"This is not an American battle, this is a NATO mission as well, and we are working actively and diligently to consult with NATO at every step of the way," Mr. Obama said.
Added Rasmussen: "Our operation in Afghanistan is not America's responsibility or burden alone. It is, and will remain, a team effort."
Rasmussen said he agrees with the president's approach of devising the proper strategy before considering resources. "The first thing is not numbers," he said, stressing the importance of finding the right approach to the eight-year-old conflict. He said careful decision-making "should not be misinterpreted as lack of resolve."
Rasmussen noted, however, that NATO countries are now looking at the report from Gen. Stanley McChrystal, the commander of U.S and NATO troops in Afghanistan, which calls for troop increases. And he said, "we will stay in Afghanistan as long as it takes to finish our job."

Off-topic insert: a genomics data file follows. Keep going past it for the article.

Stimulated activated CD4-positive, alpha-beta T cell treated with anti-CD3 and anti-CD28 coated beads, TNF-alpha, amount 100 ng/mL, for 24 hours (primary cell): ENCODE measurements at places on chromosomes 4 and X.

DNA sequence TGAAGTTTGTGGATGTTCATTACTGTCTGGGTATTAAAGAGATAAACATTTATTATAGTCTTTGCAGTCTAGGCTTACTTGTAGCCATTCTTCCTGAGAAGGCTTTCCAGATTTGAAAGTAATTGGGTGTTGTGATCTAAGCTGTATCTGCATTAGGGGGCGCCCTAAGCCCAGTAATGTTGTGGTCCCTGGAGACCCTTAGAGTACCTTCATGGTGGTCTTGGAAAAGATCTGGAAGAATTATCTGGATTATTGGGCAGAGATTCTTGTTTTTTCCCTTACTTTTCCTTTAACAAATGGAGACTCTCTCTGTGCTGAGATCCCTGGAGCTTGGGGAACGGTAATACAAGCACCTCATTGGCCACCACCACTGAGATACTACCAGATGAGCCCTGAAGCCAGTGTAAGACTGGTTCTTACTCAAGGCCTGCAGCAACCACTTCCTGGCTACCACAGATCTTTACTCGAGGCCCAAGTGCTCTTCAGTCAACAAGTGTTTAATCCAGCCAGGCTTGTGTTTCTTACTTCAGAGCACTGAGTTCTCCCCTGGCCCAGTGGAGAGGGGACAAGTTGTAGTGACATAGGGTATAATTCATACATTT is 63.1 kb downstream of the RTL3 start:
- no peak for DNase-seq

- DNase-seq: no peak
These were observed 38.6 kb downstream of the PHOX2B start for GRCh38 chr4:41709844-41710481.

The president, who lauded Rasmussen as "active and effective," said the two men had a "very fruitful" discussion in which they agreed that it is "absolutely critical that we are successful in dismantling, disrupting and destroying the al Qaeda network."
Mr. Obama is now considering whether to increase troop levels in Afghanistan or shift to a strategy more focused on disrupting al Qaeda in Pakistan, which would rely less on troops.
The president and Rasmussen told reporters they also discussed missile defense and agreed that the new configuration is an improvement. The pair did not take questions or discuss Iran or the McChrystal request specifically.
60 Minutes: McChrystal's Frank Talk on Afghanistan